Dan Burgette is a mixed media sculptor whose primary subject is birds. The material for the birds is primarily wood. He has twenty-five species of wood in his collection, but he mainly uses redwood, walnut, aspen, tupelo and Pacific yew. Stainless steel, carbon steel, titanium, silver, copper, brass and bronze metals and soapstone, granite or quartzite rock are used for elements of his sculpture. He primarily paints with acrylics, with some oils. His work includes representational and contemporary interpretive wildlife art.
Although he does some representational pieces that force him to pay attention to the details of how a bird is really built, his work is mainly in the interpretive style. In 2001 and 2011, he won Best in World Interpretive Wood Sculpture at the Ward World Wildfowl Carving Championships. In 2009 he was admitted into the Society of Animal Artists. In their 2009 Art and the Animal show, he won the Haller Memorial Award for Sculpture for an interpretive piece.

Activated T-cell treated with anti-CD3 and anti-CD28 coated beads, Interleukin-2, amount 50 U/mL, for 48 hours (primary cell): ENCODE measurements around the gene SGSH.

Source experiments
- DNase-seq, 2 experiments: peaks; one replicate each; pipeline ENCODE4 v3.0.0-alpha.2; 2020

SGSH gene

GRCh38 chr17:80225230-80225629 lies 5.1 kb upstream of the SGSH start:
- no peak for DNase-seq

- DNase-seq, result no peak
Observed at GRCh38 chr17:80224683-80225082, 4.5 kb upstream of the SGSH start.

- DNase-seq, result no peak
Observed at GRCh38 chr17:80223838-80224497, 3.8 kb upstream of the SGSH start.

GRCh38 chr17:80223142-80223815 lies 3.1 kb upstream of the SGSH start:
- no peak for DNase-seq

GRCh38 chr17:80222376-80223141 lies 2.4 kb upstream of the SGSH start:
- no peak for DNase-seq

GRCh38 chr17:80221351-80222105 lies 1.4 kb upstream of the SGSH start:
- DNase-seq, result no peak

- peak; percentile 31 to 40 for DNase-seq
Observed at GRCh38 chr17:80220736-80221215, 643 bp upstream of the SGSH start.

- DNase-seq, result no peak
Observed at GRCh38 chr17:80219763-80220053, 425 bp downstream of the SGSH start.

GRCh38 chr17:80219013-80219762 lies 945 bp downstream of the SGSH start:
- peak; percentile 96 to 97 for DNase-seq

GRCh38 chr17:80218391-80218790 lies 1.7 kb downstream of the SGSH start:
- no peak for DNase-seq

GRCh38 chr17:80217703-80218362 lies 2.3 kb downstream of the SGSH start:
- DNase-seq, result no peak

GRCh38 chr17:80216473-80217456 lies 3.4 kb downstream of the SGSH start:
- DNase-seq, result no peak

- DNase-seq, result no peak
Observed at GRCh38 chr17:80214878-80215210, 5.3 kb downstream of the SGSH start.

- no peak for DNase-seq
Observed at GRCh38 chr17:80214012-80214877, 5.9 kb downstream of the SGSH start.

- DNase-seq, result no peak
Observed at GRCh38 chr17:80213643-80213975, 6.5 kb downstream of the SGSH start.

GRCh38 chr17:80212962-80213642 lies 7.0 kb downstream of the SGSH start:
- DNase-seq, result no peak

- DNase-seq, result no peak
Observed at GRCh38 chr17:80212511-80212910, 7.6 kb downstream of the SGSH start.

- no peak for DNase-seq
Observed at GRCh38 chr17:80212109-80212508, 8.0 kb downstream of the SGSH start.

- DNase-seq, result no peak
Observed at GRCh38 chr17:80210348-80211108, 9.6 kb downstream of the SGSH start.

The hallmark of his style involves implied movement. He achieves that through strong lines and the effective use of positive and negative space. His art tells stories about what happens in nature. His goals are to activate space with his sculpture and to connect people with the natural world. Admirers feel that his artwork flows from his naturalist’s knowledge of the Greater Yellowstone Ecosystem and it brings energy to their homes and lives.